And I say revealing bc its very similar to cfs and post lyme, but unlike cfs, theres much more obvious (at least in the eyes of the people researching it) evidence of toxic exposure. So , it could show a mechanism by which toxic exposure causes illness in both cases.

In this episode: https://soundcloud.com/headlessyouthpodcast%2Ftribulations-25-ft-allegedlyzo we covered US biowarfare, Lyme, and Gulf war syndrome in the context of cfs. pretty decent detail too. my guest knew a lot about US bioweapons programs.
 
Messages
4,156
Likes
4,799
Location
Vermont, school in Western MA
I'm old enough to have been minding my own business when the 20/20 episode came on in the 1990s' about this surgical procedure to do something there where the brain stem is coming out /neck- to widen the ...space there in the bone, I think.
I had heard about how there was interest in this connection in the 90s, although it seems like it still never amounted to formal studies, besides one on fibro (not cfs), and the 2017 peter rowe study on cervical stenosis (not cci exactly, but certainly similar enough to look at the similariteis).

Widening that area sounds more like a surgery for stenosis, than cci, but some people have both. Or it could actually be one of the chiari surgeries, where they take bone out, for the brain to have space. With cci, they put bone slurry and hardware IN but dont take any bone out, nor do they widen the area in any way.
so 30 years ago I think I need this procedure. The constant depreciation in this area. Its enough to raise one's blood pressure.
I hear you. I've only been waiting two years for this surgery, about. but two years too many. --wait its like two and a half. either way--the whole time ive been in a collar. ive eaten a lot of rich food and my belly is bigger but im losing weight, and my neck muscles are so weak typing this, looking at the screen, is killing them. i think im losing many pounds from my neck muscles atrophying. its scary. and i need the surgery but have more research to do before i finalize thing.

and i think all of the stress about this is certainly enough to raise my blood pressure. which is already high bc of cci and pots, but stress from carrying burden of figuring out my disease doesnt help
 
Messages
9,255
Likes
22,886
i think all of the stress about this is certainly enough to raise my blood pressure. which is already high bc of cci and pots, but stress from carrying burden of figuring out my disease doesnt help
My best wishes for you, in pursing these issues.

I should try to find the 20/20 clip again. For me- it feels much of the time squeezed right there. So watchign this procedure: sure made sense. Wonder who was that doctor?

Did you see the procedures that they are doing in a private clinic in Florida with: injections into the neck area?

I think the more we wear collars, it can also further weaken things. But if your unable to sit up currnetly, that may be just the way it is for now.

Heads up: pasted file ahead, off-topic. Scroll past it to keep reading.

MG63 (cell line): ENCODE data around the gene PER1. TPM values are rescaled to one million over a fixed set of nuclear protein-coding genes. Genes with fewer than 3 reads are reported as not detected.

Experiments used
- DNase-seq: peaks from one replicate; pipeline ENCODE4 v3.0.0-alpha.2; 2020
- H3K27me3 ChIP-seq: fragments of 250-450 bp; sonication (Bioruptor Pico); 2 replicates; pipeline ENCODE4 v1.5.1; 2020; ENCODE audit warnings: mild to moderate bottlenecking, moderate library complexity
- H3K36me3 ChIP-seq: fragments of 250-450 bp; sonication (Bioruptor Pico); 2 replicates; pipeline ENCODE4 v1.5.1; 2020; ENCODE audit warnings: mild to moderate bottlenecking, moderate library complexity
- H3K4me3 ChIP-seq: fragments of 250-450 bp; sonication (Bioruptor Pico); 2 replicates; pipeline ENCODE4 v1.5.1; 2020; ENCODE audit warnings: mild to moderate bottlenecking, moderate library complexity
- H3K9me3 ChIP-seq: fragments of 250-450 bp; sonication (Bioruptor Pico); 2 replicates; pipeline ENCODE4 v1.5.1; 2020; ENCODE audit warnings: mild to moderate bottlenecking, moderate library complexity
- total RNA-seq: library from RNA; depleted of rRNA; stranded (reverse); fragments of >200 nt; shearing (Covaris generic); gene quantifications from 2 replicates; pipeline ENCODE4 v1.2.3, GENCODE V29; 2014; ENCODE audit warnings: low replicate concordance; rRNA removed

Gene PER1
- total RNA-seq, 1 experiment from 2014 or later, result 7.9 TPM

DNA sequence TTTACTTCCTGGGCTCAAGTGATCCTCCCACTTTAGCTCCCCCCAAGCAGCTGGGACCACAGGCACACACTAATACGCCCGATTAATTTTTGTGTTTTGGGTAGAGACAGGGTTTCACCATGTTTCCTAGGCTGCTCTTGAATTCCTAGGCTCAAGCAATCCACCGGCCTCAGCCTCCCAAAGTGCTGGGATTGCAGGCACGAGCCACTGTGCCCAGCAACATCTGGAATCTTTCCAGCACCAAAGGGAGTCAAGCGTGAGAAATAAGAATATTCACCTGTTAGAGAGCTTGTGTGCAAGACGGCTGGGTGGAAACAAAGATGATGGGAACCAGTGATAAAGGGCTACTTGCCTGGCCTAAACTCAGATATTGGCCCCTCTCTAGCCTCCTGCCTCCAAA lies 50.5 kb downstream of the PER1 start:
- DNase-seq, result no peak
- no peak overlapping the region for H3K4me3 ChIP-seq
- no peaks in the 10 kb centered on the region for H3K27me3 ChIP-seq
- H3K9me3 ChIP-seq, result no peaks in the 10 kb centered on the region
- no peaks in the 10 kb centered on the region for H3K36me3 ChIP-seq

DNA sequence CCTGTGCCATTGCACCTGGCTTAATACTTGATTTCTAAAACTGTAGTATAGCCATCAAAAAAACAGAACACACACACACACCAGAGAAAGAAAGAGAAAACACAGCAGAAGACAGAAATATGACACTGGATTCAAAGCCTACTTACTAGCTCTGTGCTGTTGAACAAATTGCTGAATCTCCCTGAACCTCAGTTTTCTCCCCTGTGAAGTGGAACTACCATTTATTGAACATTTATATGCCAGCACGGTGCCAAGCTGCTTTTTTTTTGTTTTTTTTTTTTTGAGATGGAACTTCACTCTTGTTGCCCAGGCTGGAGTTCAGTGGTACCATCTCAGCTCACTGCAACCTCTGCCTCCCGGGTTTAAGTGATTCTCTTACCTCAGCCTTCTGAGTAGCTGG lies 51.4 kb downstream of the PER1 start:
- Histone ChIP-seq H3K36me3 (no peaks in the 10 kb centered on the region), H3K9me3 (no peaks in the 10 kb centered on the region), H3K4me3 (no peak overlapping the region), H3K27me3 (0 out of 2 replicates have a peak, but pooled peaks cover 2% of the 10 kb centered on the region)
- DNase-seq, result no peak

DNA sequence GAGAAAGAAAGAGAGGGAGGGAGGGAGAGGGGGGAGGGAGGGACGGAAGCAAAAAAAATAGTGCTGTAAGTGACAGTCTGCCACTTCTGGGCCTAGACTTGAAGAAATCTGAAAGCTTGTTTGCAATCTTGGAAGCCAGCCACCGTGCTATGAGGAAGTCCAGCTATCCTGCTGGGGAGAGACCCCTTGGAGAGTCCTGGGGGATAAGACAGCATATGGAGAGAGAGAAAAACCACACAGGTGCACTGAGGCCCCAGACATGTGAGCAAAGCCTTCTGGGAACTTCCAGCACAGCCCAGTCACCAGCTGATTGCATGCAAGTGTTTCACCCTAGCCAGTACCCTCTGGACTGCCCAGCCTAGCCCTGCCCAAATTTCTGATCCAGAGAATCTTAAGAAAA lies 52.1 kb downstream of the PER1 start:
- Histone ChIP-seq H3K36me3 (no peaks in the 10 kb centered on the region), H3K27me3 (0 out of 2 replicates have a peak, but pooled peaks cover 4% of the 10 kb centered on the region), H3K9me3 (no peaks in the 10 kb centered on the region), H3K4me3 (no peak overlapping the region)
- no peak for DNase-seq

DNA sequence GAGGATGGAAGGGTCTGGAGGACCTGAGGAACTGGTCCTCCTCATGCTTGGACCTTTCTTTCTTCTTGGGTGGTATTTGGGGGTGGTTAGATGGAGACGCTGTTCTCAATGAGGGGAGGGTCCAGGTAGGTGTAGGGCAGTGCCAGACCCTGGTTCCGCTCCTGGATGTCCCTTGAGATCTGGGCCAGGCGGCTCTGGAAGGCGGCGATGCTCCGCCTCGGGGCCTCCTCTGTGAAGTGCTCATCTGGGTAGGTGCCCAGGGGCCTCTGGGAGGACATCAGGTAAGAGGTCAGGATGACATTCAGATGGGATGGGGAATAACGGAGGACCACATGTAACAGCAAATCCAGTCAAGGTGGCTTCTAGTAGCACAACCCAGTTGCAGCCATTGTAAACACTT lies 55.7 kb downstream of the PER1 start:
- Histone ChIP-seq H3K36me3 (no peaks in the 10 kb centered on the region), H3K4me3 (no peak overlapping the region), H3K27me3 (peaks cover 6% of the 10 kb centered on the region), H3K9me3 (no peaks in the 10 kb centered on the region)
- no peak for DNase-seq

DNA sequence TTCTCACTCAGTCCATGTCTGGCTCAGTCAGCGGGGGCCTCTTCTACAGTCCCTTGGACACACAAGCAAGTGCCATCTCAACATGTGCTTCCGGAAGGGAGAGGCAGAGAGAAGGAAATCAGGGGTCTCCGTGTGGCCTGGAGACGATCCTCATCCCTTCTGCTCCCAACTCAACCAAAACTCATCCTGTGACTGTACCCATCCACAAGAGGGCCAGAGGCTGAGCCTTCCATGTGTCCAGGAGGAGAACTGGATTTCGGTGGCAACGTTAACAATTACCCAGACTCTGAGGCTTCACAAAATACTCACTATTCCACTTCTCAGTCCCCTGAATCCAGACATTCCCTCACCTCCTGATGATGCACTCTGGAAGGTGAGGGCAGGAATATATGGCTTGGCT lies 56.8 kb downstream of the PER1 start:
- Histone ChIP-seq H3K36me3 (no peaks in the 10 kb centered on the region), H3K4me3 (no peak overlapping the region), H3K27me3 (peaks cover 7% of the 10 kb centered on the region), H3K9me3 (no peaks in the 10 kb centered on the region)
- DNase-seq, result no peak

:thumbsup:
 
Messages
9,255
Likes
22,886
I had heard about how there was interest in this connection in the 90s, although it seems like it still never amounted to formal studies, besides one on fibro (not cfs), and the 2017 peter rowe study on cervical stenosis (not cci exactly, but certainly similar enough to look at the similariteis)
I found an article: the episode aired March 2001. My how time flies!

The doctor was doing the neck procedure for chiari and cervical stenosus, but had not correlated it to chronic fatigue and fibro (mentioned in the article below). So this other doctor got that procedure and his CFS went into remission.

https://abcnews.go.com/2020/story?id=123951&page=1
 
Messages
4,156
Likes
4,799
Location
Vermont, school in Western MA
Transcript of the video that prompted this

Open Letter to the Open Medicine Foundation:

"My name is Walker storz, and um, I'm a severe ME/CFS patient. Um, and I wanted to make this video to the OMF about trying to get across the severity of the situation of the environmental component and why I really feel like we need. Um, despite the great work, you're already doing, you guys to step up and really strongly look into this environmental component.

Uh, and let me try and tell my story, you know, succinctly. Um. I got Lyme while also living in a moldy house, which I didn't know at the time. It was moldy. In 2016 I sort of gradually deteriorated until I ended up being bedridden. In that time, I got the diagnoses of ME/CFS from Susan Levine, um, pots, um, MCA S and eventually.

I started having these new symptoms and I got diagnosed with CCI, which as you guys know, um, means my brain STEM is being compressed because my ligaments, her legs, I have no hereditary connective tissue disorder. I've never had head trauma. And so my strong feeling is that the mold, which I think is short hand for environmental.